Well said . . . .
* * *
I had just finished reading Sunday's Oregonian on line, which detailed graphically (both the written word and videos) what transpired at the state capitol Friday when a large group of protesters were trying to interrupt the legislative process in favor of the $15 minimum wage, instead of the three-tiered wage increase that the legislature finally adopted.
Senator Peter Courtney said that in all his years in government this was the first time that he really feared for his safety and the safety of the other legislators as state police officers were slow to arrive inside the capitol as they were busy with protesters outside the building.
One video showed protesters pounding on the outside walls of the chamber where the legislature was in session.
The headline in the Oregonian said: "Shaken senate leader wants more security at the Capitol."
In the same issue of the paper was an article about the Clackamas County commissioners pulling the plug on the Villages at Mt. Hood, a council representing about 4,500 residents living in the unincorporated areas of Clackamas County ... because the meetings were so raucous and the chairman was unable to control the crowds. One man said "The animosity was beyond ridiculous."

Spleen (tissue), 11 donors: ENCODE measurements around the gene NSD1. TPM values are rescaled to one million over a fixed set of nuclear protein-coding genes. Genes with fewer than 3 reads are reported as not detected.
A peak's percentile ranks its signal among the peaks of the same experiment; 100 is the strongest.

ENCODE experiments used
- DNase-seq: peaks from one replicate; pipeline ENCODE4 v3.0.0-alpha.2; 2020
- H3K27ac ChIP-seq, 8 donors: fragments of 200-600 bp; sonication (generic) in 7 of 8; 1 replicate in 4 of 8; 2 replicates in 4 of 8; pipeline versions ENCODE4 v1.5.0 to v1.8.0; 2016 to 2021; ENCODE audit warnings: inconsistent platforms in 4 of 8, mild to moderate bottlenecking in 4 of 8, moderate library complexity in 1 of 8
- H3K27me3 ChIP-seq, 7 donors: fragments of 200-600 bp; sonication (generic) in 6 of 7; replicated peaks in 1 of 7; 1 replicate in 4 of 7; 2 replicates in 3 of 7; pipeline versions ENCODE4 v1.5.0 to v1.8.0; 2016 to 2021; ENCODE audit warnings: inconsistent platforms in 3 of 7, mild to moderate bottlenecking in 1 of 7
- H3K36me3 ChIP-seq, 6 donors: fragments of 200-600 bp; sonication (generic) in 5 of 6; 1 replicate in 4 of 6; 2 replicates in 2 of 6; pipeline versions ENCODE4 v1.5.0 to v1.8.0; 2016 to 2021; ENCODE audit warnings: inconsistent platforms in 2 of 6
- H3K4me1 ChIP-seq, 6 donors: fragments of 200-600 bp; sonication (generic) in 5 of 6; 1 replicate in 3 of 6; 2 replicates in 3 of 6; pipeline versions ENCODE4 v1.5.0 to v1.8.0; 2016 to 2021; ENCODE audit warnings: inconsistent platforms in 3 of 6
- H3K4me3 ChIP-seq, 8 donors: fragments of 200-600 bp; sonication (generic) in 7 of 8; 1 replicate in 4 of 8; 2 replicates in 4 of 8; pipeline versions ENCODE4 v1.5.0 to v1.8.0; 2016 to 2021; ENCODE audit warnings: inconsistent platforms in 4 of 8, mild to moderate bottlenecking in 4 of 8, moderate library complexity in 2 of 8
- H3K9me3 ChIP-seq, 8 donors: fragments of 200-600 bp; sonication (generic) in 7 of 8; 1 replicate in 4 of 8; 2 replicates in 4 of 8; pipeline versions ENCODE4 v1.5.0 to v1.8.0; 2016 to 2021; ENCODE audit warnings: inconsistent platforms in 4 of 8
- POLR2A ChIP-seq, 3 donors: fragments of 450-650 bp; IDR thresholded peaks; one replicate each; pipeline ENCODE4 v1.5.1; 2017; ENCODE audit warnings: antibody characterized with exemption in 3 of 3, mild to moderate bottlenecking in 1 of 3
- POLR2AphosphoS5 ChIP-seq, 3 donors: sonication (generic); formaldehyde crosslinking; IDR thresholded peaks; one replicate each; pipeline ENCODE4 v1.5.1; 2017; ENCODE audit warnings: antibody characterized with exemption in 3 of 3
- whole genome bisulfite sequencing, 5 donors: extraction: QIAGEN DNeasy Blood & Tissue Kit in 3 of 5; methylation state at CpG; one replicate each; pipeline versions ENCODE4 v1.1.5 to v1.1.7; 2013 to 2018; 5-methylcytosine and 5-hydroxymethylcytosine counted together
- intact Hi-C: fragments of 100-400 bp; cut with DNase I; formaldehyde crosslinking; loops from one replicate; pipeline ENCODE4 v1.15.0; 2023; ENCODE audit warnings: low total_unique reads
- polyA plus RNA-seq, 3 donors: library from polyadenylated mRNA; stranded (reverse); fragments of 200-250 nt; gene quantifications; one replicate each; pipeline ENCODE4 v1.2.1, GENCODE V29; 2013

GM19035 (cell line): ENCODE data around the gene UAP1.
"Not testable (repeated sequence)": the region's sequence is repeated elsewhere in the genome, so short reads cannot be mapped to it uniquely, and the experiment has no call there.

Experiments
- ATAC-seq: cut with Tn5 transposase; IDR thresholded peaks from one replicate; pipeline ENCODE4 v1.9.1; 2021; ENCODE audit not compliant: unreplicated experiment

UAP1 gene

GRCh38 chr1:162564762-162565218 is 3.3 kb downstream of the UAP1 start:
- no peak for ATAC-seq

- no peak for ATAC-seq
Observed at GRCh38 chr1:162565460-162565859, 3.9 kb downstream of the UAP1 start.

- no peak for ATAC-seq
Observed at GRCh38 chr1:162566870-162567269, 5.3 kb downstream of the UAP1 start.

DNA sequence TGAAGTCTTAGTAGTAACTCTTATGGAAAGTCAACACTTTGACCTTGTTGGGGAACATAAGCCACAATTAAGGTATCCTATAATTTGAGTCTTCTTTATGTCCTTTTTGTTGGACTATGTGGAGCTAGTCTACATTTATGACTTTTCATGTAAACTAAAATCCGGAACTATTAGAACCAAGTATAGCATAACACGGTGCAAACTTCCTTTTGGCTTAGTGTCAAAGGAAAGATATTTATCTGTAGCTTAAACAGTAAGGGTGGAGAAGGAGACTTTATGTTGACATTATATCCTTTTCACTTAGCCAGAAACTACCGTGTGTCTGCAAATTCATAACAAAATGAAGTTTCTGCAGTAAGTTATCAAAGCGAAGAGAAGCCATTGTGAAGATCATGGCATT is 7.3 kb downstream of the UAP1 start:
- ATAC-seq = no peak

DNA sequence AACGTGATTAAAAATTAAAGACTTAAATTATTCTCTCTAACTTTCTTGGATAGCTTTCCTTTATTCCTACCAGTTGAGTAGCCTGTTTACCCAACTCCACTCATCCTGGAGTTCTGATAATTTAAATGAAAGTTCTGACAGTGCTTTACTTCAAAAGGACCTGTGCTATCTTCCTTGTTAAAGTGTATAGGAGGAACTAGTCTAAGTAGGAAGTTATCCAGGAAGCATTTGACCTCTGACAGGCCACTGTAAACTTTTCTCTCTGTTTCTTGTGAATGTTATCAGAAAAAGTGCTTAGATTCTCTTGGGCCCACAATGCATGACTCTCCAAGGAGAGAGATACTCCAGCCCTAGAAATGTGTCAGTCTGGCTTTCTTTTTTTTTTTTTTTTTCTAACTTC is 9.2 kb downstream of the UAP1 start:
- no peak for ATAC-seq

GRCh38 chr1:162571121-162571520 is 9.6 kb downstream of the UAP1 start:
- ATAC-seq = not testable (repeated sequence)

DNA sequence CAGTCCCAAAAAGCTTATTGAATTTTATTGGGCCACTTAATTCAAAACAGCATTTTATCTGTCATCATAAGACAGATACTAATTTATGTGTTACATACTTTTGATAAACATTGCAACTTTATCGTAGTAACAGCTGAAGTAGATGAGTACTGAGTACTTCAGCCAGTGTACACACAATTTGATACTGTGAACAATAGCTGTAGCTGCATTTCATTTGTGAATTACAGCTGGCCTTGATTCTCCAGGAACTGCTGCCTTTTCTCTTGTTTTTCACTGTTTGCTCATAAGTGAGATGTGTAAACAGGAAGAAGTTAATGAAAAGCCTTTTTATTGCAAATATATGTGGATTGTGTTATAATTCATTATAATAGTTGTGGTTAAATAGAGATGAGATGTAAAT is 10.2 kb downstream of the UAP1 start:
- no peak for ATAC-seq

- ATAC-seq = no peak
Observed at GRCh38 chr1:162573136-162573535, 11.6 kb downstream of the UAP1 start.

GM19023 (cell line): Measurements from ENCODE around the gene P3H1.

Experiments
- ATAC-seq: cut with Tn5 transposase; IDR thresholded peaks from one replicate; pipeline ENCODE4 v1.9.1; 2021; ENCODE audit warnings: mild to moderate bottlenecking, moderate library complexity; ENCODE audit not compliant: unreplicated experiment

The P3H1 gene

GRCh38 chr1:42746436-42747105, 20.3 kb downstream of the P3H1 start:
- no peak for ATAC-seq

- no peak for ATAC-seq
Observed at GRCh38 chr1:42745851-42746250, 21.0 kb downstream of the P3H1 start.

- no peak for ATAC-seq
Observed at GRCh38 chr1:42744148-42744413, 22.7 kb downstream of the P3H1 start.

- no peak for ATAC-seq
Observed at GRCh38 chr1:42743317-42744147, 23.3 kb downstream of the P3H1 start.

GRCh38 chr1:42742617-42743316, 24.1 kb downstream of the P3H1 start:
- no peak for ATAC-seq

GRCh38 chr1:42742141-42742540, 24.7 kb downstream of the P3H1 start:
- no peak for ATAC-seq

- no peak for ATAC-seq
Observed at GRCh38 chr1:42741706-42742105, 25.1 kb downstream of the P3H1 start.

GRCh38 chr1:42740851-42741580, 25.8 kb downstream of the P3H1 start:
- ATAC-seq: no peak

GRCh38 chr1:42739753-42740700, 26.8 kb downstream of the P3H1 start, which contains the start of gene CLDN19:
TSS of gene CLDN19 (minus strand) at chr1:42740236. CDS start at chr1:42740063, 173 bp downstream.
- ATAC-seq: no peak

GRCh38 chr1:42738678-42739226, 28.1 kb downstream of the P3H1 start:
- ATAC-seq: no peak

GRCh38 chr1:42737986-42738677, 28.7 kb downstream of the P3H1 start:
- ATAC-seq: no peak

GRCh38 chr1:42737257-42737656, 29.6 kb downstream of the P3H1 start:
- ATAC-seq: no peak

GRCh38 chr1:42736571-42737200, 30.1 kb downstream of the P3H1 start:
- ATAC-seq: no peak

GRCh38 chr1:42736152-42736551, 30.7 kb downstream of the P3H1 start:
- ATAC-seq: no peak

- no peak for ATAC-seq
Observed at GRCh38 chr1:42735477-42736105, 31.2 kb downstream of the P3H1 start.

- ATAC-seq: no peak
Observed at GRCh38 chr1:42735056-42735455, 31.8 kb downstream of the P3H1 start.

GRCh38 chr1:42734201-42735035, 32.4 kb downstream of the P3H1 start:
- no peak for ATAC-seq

And then I turned the page and saw the headline "Ukrainians attack Russian banks," with a photo that looked eerily familiar to what had occurred at the Oregon State Capitol: a thug protesting inside a bank.
All in one issue of the paper ....
Makes one wonder if the protesters at the Capitol had watched one too many Republican presidential debates?
* * *
Both Bandon's boys and girls basketball teams are playing next weekend, with the girls playing in Monroe Friday night and the boys hosting Union here Saturday night in the playoffs.
The Tiger girls lost a close one Friday, which meant they are the No. 2 seed in the league, and will be on the road again. The boys, on the other hand, defeated Toledo handily at home Saturday to enter the tournament as a No. 1 seed and the right to host the next game.
I talked with a relative of one of the players and he's not sure if the game will be at 5 (as it was this weekend) or at 7, but either way expect to see some top-notch basketball. This is the third time the Tigers have defeated Toledo in the last couple of weeks, but none was as decisive as Saturday night where Bandon outplayed the Boomers at both ends of the court.
After leaving Western World in 2004 (where I covered sports for many decades), I had not been to many (if any) varsity games. But that's about to change ....
* * *
Speaking of basketball, the former long-time girls coach, Jeff Sutherlin, died suddenly last Sunday in the Seattle area where he was making his home with his daughter, Mandy, and her husband, Steve Pollin. Jeff, who was 58, was a member of the Bandon High School Class of 1975.
It was certainly a shock to his family and friends as he had not been ill.
* * *
I received two posts last week from proud grandfathers: Fred Gernandt and Chris Ray.